Concerning News for Celiacs – Cases of Rare, Fatal Cancer Increasing

doctor-right-answersVANCOUVER, B.C.—The incidence of enteropathy-associated T-cell lymphoma (EATL) — a rare and aggressive T-cell, non-Hodgkin lymphoma — is rising, according to data presented at the 2023 annual meeting of the American College of Gastroenterology.

  • Chase Doyle, 1

The growing number of EATL cases could be connected to the increase in celiac disease, given the strong association between the two conditions, researchers said.

“Although [EATL is] rare, most of the cases that we see develop in patients with celiac disease,” said lead investigator Isabel Hujoel, MD, the clinic director of the Celiac Disease Center at UW Medical Center, in Seattle. “We don’t know why the incidence of EATL has steadily risen over the past two decades, but we suspect that it’s because celiac disease continues to increase in prevalence.”

The study, which used the Surveillance, Epidemiology, and End Results (SEER) program database, found 463 cases of EATL between 2000 and 2020, with an age-adjusted incidence rate of 0.014 per 100,000 people (abstract P1249). However, the incidence of EATL increased by 2.58% annually over this 20-year period.

Poor Survival Outcomes

Findings from the study, which won Presidential Poster and Outstanding Research Awards, also showed that EATL was more common in men, and that the median age at diagnosis was 65 years. Most cases (42%) were treated with both surgery and chemotherapy.

Older age at the time of diagnosis was associated with a higher risk for death, while factors such as sex, race, year of diagnosis and time to treatment initiation showed no significant impact on survival.

Notably, despite medical advances over the past two decades, the data showed no change in survival over the study period. “Unfortunately, survival outcomes of patients with EATL have not improved over time,” Dr. Hujoel said. “Mean survival for this disease remains approximately six months.”

A separate, retrospective cohort analysis of 259 patients in the SEER database found that the majority of patients underwent surgical resection (69.9%), followed by chemotherapy (47.5%) (abstract P1594).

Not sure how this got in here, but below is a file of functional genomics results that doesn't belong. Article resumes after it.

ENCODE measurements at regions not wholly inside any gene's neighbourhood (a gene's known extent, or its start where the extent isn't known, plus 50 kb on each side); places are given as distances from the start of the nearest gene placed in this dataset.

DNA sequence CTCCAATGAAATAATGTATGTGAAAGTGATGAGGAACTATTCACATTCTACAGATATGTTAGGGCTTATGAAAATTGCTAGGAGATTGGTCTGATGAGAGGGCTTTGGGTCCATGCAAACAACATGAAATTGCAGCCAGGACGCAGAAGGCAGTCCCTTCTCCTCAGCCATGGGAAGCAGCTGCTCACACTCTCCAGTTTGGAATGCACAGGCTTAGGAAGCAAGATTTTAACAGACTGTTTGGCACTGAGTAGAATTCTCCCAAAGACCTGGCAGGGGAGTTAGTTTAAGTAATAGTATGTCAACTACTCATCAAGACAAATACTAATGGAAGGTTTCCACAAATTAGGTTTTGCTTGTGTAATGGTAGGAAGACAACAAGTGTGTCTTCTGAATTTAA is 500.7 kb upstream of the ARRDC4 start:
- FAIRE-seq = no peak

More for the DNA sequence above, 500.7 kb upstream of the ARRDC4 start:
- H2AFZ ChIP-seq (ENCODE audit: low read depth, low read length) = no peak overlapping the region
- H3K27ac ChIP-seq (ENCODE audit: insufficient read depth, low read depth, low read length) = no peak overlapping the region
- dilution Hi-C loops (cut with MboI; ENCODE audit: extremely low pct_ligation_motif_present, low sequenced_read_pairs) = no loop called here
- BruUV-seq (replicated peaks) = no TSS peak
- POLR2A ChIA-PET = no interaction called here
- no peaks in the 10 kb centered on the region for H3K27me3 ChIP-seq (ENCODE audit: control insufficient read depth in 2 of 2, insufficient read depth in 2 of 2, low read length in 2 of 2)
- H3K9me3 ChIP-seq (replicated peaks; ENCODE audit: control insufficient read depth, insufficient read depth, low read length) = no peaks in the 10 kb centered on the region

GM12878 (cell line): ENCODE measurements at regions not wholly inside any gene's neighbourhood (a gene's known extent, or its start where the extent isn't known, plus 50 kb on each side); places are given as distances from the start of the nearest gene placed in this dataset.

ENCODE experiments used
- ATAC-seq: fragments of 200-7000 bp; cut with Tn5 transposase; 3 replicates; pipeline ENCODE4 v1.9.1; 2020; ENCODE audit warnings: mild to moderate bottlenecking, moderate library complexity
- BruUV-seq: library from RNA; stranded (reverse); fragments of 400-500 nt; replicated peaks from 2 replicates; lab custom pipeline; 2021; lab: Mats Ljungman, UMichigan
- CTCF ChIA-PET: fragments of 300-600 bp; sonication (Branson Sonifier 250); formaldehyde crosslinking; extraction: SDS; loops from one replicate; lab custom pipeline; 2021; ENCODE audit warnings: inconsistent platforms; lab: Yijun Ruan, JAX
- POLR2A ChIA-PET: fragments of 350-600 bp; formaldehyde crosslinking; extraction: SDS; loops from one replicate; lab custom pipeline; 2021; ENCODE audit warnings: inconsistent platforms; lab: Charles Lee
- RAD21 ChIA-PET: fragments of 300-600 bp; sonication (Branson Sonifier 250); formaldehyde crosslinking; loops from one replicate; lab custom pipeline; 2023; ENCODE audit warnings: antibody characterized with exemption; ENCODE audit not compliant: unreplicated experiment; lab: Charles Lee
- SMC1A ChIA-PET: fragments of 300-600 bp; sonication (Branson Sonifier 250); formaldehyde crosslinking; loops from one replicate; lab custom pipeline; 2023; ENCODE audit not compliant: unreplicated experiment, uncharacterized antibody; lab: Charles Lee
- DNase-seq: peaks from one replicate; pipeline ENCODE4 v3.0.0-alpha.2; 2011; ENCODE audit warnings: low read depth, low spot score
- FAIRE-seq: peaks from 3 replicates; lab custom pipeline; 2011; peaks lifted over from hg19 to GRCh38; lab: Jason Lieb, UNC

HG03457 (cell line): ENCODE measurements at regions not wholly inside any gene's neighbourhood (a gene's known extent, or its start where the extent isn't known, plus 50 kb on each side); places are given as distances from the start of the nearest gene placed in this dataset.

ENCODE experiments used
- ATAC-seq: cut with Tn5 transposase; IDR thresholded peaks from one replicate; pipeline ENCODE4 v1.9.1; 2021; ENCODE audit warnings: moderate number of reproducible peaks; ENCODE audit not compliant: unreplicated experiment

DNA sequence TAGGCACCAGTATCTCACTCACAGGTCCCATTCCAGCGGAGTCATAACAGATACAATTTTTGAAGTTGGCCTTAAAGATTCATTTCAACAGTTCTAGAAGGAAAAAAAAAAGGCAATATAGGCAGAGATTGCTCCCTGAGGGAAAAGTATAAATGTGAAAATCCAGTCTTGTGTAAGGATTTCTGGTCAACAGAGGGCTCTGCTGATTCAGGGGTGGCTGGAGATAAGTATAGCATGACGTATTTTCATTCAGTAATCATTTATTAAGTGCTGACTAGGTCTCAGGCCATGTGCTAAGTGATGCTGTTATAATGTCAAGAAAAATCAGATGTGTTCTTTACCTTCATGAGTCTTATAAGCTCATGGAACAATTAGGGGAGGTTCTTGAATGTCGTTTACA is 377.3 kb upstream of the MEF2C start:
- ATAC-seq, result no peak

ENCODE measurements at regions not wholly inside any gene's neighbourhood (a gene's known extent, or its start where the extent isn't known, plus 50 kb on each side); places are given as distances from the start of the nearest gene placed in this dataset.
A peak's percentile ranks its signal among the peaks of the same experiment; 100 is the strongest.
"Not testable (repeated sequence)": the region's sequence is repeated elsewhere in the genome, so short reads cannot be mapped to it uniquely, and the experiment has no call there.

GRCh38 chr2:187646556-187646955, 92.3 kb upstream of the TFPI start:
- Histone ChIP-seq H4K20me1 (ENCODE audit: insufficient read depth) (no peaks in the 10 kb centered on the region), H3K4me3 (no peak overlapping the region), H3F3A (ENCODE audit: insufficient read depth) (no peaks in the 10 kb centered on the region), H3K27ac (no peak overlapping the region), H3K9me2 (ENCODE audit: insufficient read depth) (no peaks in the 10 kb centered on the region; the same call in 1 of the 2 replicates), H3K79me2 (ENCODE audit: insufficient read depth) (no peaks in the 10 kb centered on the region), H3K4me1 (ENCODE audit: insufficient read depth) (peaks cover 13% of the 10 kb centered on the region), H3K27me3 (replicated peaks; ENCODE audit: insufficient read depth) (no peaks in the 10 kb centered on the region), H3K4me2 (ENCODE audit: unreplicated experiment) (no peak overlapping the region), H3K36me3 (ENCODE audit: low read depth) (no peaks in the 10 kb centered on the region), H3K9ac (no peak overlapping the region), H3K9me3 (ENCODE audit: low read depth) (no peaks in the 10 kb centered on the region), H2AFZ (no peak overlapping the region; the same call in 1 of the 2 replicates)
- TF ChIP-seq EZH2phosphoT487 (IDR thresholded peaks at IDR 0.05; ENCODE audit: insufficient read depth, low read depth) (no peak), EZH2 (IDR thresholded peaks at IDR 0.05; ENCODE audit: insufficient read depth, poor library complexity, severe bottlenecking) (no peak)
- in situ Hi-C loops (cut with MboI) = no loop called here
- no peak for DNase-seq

Investigator Sophia Dar, MD, a gastroenterology fellow at Southern Illinois University School of Medicine, in Springfield, told Gastroenterology & Endoscopy News that treatment with these methods was associated with improved survival rates compared with no treatment. Chemotherapy alone also decreased the hazard ratio when compared with no treatment.

“Patients in the chemotherapy group marginally outperformed their surgical counterparts, indicating perhaps chemotherapy as a more viable treatment option in certain scenarios,” Dr. Dar said. “Unfortunately, irrespective of treatment, 83.7% of patients died in the five-year follow-up period.”

Researchers from both studies emphasized the need for further study, especially considering the strong association between EATL and celiac disease.

“Better understanding of the factors contributing to the high mortality rate could help medical practitioners develop more efficient treatment plans for EATL,” Dr. Dar concluded.

Screen Only for Refractory Disease

Debra Silberg, MD, PhD, the chief scientific officer of the nonprofit Beyond Celiac, based in Ambler, Pa., told Gastroenterology & Endoscopy News that the research does not address whether the increase in EATL is accounted for by patients with celiac disease, but “since there has also been an annual increase in celiac disease diagnosis, it follows that there would be an increase in EATL. Therefore, the overall percentage of EATL in patients with celiac disease may not have changed—which is around 0.22 to 1.9 per 100,000—and is still extremely rare,” she added.

Regarding screening, Dr. Silberg referred to the American Gastroenterological Association guidelines for refractory celiac disease (Gastroenterology 2022;163[5]:1461-1469) if a patient is diagnosed with type 2 refractory celiac disease, which, she said, “is associated with clonal T-cell expansion, then small bowel imaging is recommended to exclude EATL and ulcerative jejunoileitis. Since EATL is still rare even with this increased incidence,” she added, “only patients with refractory celiac disease or a suspicion of a complication of celiac disease should be screened.”